Cancer Researcher Fighting For Cure After His Daughter Was Diagnosed With Brain Cancer
When you work in cancer research, you know that there are millions of people around the world who are hoping your studies will help them or someone they love.
But imagine as you're trying to find a cure, you find out that your four-year-old daughter has brain cancer.
That's the reality facing Aussie cancer scientist Dr Matt Dun who's now battling extra hard for Josie, who's been diagnosed with diffuse intrinsic pontine glioma (DIPG), an aggressive type of cancer that typically affects young kids.
It kills up to 20 children in Australia every year, according to Channel 7 and the survival rate isn't good.
Speaking to the Sydney Morning Herald, Dr Dun said: "The average survival is about 10 months.
"That means that half the kids who get it will live less than that. About 10 per cent of kids with DIPG live for two years, and 1 per cent of kids live for five years.
"My team of researchers all see the power of what they are doing, and the potential of what they are doing.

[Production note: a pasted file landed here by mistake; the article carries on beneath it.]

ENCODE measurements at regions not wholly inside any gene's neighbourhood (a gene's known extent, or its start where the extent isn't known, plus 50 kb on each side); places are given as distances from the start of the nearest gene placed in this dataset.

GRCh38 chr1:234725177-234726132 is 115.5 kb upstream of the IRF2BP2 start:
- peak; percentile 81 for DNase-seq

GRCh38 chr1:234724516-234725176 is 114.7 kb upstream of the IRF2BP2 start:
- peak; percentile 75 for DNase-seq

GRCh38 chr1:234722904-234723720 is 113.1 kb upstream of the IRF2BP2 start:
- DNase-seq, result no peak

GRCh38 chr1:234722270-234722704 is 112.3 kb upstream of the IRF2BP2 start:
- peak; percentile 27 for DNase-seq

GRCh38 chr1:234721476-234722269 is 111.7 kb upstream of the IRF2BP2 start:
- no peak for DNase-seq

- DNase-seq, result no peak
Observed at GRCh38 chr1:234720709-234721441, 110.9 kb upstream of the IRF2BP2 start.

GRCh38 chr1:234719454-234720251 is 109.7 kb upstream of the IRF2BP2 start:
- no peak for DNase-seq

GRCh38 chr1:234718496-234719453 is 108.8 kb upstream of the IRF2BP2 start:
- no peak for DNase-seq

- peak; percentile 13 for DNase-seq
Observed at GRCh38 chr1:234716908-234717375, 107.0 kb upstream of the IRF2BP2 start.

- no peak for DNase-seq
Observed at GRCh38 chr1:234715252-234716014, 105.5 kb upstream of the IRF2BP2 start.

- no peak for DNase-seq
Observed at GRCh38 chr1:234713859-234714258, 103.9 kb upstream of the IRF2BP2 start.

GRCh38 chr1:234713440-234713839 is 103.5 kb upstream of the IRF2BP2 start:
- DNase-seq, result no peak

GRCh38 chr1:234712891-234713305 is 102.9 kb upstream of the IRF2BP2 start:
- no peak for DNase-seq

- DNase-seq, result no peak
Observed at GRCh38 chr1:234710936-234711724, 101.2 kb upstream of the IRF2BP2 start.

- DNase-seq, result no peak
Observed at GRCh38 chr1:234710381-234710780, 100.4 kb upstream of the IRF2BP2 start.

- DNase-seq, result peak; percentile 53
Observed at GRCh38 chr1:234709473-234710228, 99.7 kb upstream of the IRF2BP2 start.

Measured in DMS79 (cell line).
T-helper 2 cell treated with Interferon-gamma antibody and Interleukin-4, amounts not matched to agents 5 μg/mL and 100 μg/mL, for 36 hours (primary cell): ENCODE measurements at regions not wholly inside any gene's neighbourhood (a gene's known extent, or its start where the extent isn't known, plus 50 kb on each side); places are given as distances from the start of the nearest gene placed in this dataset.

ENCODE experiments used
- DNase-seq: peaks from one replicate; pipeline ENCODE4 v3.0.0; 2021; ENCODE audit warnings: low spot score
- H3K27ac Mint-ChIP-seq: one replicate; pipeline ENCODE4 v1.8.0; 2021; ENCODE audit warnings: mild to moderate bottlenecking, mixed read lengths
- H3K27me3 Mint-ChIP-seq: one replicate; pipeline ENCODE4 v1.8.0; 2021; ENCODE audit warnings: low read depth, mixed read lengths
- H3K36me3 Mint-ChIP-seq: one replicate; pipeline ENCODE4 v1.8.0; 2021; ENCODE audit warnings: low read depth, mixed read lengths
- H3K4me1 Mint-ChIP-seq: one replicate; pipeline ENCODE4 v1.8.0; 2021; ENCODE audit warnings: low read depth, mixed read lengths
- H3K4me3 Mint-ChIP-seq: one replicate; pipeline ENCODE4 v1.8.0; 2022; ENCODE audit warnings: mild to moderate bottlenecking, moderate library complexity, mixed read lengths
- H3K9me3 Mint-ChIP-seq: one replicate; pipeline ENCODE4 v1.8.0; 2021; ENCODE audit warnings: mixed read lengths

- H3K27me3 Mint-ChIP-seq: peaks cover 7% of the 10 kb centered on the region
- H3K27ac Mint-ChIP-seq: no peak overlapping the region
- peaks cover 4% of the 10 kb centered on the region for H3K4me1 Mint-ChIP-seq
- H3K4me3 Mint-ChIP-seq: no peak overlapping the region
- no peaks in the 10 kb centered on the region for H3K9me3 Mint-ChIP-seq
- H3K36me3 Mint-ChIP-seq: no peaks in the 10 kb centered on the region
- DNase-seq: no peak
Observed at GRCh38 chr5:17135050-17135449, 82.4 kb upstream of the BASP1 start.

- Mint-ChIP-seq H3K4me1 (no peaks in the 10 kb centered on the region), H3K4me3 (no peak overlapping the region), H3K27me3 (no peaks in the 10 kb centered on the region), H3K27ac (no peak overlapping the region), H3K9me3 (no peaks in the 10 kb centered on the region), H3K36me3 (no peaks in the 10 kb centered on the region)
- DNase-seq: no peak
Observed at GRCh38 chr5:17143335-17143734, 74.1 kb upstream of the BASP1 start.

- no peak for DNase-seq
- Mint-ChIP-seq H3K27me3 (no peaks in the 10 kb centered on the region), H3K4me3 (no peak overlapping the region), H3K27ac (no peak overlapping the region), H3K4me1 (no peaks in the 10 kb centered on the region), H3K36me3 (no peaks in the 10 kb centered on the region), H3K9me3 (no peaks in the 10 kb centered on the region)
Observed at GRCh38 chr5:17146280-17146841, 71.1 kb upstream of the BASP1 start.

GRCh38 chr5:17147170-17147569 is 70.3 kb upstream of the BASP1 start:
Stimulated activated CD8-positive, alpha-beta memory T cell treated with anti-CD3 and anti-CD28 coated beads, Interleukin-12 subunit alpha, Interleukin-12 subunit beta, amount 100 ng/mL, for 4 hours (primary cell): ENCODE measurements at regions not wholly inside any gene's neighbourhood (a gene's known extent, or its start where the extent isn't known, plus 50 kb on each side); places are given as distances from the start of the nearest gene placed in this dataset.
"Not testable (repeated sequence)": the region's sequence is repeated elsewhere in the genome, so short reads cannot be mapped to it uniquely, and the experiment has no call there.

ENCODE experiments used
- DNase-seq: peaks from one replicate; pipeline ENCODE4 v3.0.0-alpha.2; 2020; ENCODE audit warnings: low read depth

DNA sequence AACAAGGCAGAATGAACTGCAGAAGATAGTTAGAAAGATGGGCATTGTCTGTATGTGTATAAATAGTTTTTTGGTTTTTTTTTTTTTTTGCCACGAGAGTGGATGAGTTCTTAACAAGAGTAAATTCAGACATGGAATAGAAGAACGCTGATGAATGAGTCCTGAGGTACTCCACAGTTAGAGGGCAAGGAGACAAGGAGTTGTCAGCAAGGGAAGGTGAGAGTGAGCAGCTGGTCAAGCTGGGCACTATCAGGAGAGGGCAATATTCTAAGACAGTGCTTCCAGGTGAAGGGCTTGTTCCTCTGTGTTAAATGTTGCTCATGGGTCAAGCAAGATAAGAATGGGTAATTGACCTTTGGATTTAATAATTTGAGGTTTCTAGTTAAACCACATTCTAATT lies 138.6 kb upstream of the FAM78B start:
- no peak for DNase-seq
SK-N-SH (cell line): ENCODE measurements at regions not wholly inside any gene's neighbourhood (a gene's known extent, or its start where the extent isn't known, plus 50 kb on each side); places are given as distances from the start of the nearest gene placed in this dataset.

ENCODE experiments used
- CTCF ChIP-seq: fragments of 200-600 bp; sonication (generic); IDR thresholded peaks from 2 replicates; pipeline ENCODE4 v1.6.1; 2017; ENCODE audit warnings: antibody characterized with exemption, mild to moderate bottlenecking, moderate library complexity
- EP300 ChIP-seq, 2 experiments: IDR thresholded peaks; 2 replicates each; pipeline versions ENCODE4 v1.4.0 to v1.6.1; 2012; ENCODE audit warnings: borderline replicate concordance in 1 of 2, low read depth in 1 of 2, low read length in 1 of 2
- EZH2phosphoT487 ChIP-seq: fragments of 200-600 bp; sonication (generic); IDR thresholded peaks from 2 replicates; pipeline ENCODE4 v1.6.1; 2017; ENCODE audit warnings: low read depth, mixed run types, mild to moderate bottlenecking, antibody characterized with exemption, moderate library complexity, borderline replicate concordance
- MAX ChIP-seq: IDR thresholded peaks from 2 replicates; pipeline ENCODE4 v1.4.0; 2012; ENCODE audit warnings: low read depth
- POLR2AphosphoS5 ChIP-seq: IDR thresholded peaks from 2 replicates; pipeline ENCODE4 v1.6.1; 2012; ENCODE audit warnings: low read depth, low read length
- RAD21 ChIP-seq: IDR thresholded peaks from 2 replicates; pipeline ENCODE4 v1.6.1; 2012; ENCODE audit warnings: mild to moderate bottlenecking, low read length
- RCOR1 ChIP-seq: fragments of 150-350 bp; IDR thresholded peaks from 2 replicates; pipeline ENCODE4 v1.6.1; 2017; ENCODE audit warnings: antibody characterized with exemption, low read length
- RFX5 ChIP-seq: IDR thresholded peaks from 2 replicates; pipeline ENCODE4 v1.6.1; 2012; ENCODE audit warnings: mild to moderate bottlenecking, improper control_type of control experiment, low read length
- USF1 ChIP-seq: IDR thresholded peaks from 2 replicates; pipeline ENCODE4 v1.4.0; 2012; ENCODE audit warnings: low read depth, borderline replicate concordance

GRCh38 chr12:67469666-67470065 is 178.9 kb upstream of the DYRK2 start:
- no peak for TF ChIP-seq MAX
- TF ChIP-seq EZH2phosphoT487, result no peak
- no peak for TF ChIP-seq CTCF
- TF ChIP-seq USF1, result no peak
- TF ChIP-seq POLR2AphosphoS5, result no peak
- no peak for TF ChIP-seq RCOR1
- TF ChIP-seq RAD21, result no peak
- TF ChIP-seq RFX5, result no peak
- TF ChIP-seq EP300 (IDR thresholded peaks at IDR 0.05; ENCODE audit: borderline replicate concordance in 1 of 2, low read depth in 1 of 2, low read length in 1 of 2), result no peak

"They are working hard, and getting good results. I just need to make sure they have the funding to continue to unravel whatever they are looking into, whether it's glioma or leukaemia."
Dr Dun is now working to get clinical trials off the ground, which he admits costs a hell of a lot of money.
He's set up a GoFundMe to help raise some much needed cash that will go towards hopefully finding a cure for Josie.
"Like any parent, if such therapy becomes available in time for Josie, we would give anything to get it for our girl," he wrote on the fundraising page.
The cancer scientist adds that Josie has already endured so much as a four-year-old.
"To date, Josie has undergone more than 50 general anaesthetics, 30 doses of radiation therapy to her brainstem, seven surgeries and numerous other violations to her precious little body," he said.
"Phoebe and I feel somewhat afraid, and at times overwhelmed, at what lies ahead. I know we are both doing our best to remain focused on what we need to do to provide Josie with the best care and quality of life possible."
Donating to Dr Dun's research could mean the difference between a child's life or death.
Featured Image Credit: Matt Dun